Deaundra Dailey had runner-up showings in the 800m (1:52.14) and 400m (48.94), respectively. James added a third-place effort in the 100m in 10.40 but was technically the top collegiate performer behind two unattached competitors. “The weather cooperated and allowed us to get some good things done on both sides today,” UT Director of Track & Field J.J. Clark said. “On the men’s side, Drew (Thomas) had a PR in the hammer. Reggie in the 100m and Tommy in the 1500m had PRs. Arnez and Varick Tucker had some in the 200m. It allowed us to get some good things done, and now it's time to just get sharp for the upcoming meets. “We had a lot of good season bests across the board. If you add Bodary to that mix from Friday at Stanford, where he had a 20 second PR, we’re starting to gain traction. We just have to keep going, and I’m very optimistic that we’re going in the right direction.” In addition to the impressive middle distance and throws marks by the Lady Vols, the sprint corps collaborated for the remaining seven wins for Tennessee. Senior Brittany Jones (23.51), junior Martinique Octave (24.08) and senior Ashley Harris (24.36) went 1-2-3 in the 200 meters in one of the most dominant displays of the afternoon. After winning three individual events a week ago, senior Ellen Wortham was good for two more at home. She took the 100m hurdles in 13.75 and followed with a victory in the open 400m at 54.04. Senior Bianca Blair took the other hurdles title, winning the 400m version in 1:00.68, while junior Kia Jackson sped to the 100m crown in 11.68. The Lady Vols opened and closed the meet with relay wins. The lineup of Harris, Jones, Octave and Jackson took the 4x100m event in 44.75, while the 4x400m contingent of Ruff, sophomore Brittney Jackson, Price and senior Charity Honeycutt won in 3:45.09. Jessie Harrison (180-3) and Linda Hadfield (12-7 1/2) added second-place finishes in the hammer throw and pole vault. “On the women’s side, we had ten wins,” Clark said. “We had some good, exciting things on the women’s side. PRs in the 800 from Amber, Kianna, and Kelsey. Martinique and Kelsey Kane PRed as well. It was a very good meet for us. We learned how to move the stick in the 4x100. We had to figure out some things in the pole vault, but it was a good, solid day for us all around.” UT will be at home for the second straight week, as the Big Orange squads play host to the 46th-annual Sea Ray Relays, Wednesday through Saturday. Day four of the meet will feature the first-ever Sea Rays Showcase, featuring the top men’s and women's sections of nine different events from noon to 2 p.m. on Saturday. The Big Orange seniors will be recognized during that window of time.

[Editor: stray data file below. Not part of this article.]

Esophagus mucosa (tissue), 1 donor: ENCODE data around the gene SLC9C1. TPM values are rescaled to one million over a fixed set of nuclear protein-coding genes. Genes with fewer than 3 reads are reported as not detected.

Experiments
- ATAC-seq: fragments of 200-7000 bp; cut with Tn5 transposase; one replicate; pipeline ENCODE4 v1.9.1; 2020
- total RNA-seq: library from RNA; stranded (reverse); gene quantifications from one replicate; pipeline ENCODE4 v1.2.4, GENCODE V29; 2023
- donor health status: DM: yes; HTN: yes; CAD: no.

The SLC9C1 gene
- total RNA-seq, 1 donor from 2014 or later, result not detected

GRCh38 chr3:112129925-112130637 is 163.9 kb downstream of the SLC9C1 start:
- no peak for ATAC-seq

George Richardson • The Daily Beacon

Luke Hadden prepares to throw the javelin during competition at the Tennessee Challenge on Saturday. Hadden won the javelin with a throw of 194-0, taking his first victory as a member of the UT track and field team.

Dooley: ‘Typical first scrimmage’ The Associated Press KNOXVILLE — The Volunteers have stressed this spring that they want to run the ball better and Rajion Neal did just that Friday during Tennessee’s first scrimmage of spring practice. Neal rushed for 100 yards on 15 carries after splitting time last season between running back and wide receiver, but is working exclusively in the backfield this spring. Vols running backs combined for 260 yards on 50 carries in the 134-play scrimmage. “Pretty typical first scrimmage,” coach Derek Dooley said. “Like most scrimmages, some good things and some things we've got to work on. I felt like we really showed a lot of improvement running the ball, and that’s been our emphasis.” The Volunteers averaged 90.1 rushing yards per game last season, ranking 116th out of 120

FCS teams, and also must replace two-year starter Tauren Poole. Devrin Young had eight carries for 60 yards, including a 5-yard touchdown run, and caught three passes for a scrimmage-high 59 yards. Marlin Lane, the Vols’ second leading rusher last year, had eight yards on seven carries, but scored on a 1-yard run. Each of Tennessee’s running backs brings different strengths to the backfield. Neal and Young are explosive and fast backs. Both joined Tennessee’s track team in February. Lane is more of a between-the-tackles runner and also plays quarterback in a wildcat package. Tom Smith, who had six carries for 18 yards on Friday, is a down-hill, power back, as is early enrollee Alden Hill. See FOOTBAL SCRIMMAGE on Page 10

10 • The Daily Beacon


Monday, April 9, 2012

Nighthawks bring indoor football to Knoxville Ben Daniel Staff Writer The Knoxville Civic Coliseum is home to a new team that can bring football to Tennessee a little early this year — football with an attitude that brings a totally different atmosphere. It’s the Knoxville Nighthawks. As an expansion team in a newly-formed Professional Indoor Football League (PIFL), the Nighthawks are new to Knoxville, and for those who were in attendance for the home-opener against the Richmond Raiders, it was an experience to remember. “It was unlike any football I have ever seen,” Jamey Vick, senior in hotel, restaurant and tourism management, said. “Players were bouncing off walls like it was a hockey match, and the atmosphere was